Apple opposes UK's surveillance law revision ``It should be rejected because it causes security risks due to extraterritoriality''
Apple reacted to the proposed amendment to the Investigative Powers Act (IPA) proposed by the UK Home Office, and submitted a public comment requesting that the amendment be rejected as 'there is a concern that it threatens end-to-end encryption technology.'
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Here is Apple's 9-page response to the UK snooper's charter
The proposed amendments to the IPA will require companies to notify the Home Office of any changes to security features related to personal information prior to the release of security updates. In addition, the amendment gives the Ministry of the Interior the power to withdraw the function, which will put security updates under the full supervision of the Ministry of the Interior.
Apple, who delved into these powers, said, ``Currently, in order for the Home Office to block the provision of new products and services that could affect the ability to access personal data, the Home Office must be reviewed by a supervisory authority.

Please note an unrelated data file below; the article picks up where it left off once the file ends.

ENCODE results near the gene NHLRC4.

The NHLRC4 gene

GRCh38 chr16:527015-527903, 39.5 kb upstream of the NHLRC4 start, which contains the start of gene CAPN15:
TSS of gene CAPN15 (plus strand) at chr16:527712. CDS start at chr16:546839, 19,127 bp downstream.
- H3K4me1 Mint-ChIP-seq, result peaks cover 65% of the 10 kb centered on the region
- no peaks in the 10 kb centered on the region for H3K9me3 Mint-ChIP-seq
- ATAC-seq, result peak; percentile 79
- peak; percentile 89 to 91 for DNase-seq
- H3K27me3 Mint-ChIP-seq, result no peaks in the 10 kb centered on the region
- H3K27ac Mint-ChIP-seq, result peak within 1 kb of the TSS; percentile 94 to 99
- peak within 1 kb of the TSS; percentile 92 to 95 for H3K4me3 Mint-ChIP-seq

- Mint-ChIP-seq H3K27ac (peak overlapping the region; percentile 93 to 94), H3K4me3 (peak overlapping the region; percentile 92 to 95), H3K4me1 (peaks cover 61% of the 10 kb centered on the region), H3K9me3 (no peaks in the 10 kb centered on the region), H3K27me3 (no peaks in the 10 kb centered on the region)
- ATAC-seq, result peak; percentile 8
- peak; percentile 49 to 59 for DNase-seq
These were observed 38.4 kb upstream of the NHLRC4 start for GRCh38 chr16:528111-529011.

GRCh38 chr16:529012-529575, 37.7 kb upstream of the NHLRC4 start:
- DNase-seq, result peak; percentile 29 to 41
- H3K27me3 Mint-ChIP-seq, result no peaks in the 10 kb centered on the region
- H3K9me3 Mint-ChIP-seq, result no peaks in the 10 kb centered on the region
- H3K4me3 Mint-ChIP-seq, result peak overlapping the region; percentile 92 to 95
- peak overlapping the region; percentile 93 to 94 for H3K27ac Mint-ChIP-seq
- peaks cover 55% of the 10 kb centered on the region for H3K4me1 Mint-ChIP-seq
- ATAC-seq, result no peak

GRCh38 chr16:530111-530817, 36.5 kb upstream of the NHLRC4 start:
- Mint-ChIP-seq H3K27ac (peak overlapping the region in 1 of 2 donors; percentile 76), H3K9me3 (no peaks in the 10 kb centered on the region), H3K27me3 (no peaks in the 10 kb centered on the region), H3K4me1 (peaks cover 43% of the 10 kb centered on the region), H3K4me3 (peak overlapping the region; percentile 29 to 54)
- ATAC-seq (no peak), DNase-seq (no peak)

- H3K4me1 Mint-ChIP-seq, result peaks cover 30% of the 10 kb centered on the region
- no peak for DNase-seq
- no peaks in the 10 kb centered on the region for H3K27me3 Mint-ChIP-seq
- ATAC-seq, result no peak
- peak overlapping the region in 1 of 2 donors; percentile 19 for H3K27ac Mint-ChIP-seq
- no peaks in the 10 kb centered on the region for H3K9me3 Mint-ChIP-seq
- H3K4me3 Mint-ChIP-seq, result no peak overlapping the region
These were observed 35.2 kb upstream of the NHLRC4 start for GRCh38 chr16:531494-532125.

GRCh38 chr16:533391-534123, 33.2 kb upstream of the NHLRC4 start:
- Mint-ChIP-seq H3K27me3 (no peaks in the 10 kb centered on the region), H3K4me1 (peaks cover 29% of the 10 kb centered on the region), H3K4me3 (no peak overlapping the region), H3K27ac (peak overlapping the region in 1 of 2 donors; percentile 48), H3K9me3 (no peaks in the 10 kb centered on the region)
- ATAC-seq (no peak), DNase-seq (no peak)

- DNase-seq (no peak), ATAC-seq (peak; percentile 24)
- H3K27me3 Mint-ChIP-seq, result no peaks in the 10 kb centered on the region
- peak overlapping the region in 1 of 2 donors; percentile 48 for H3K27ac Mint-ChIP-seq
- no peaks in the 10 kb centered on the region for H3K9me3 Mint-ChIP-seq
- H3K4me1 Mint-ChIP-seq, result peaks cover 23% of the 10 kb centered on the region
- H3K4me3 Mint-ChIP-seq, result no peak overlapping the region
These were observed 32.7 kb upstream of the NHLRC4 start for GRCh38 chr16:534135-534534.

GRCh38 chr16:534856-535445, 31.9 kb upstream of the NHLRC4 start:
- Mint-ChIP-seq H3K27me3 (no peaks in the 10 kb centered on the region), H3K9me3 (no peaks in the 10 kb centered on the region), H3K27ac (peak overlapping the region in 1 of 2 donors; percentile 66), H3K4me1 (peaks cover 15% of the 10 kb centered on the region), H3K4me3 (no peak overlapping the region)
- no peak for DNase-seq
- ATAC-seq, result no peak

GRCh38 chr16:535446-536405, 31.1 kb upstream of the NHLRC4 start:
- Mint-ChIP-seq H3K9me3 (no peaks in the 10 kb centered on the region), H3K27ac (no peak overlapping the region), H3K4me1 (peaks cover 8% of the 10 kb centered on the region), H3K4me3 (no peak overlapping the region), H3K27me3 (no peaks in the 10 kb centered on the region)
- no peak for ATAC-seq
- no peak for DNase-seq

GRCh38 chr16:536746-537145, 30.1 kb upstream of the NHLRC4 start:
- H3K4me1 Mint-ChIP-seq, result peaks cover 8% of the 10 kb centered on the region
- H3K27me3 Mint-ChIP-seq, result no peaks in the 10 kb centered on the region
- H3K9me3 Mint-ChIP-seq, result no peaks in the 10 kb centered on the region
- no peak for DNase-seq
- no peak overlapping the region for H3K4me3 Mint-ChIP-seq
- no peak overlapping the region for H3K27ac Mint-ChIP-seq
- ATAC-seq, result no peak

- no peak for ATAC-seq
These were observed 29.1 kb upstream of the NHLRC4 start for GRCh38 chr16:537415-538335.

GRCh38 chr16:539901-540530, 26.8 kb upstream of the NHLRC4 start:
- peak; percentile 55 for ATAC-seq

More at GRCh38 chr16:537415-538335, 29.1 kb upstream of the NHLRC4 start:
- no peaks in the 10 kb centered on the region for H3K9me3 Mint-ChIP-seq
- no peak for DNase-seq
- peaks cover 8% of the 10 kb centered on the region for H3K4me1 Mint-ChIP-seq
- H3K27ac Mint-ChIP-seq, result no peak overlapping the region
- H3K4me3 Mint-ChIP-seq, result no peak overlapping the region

Apple argues that this could prevent the Ministry of the Interior from making security updates for tech companies, which could clearly impede the development of security technologies, including end-to-end encryption. ``Companies will inevitably face the impossible choice of following the Ministry of the Interior or depriving users of security features around the world,'' Apple said.
In addition, the Home Office has proposed expanding the scope of extraterritorial application, but Apple said, ``IPA will be applied to providers around the world who have users in the UK, and the Home Office will exercise authority over tech companies around the world.
Apple said, ``If the amendments are applied, the security of companies that never create backdoors like Apple will be withdrawn from the UK market, depriving British users of protection.In addition, it will disrupt security technology around the world and pose a serious threat to privacy.In order to ensure that individual users have the means to counter information security threats, the Home Office's proposal should be rejected.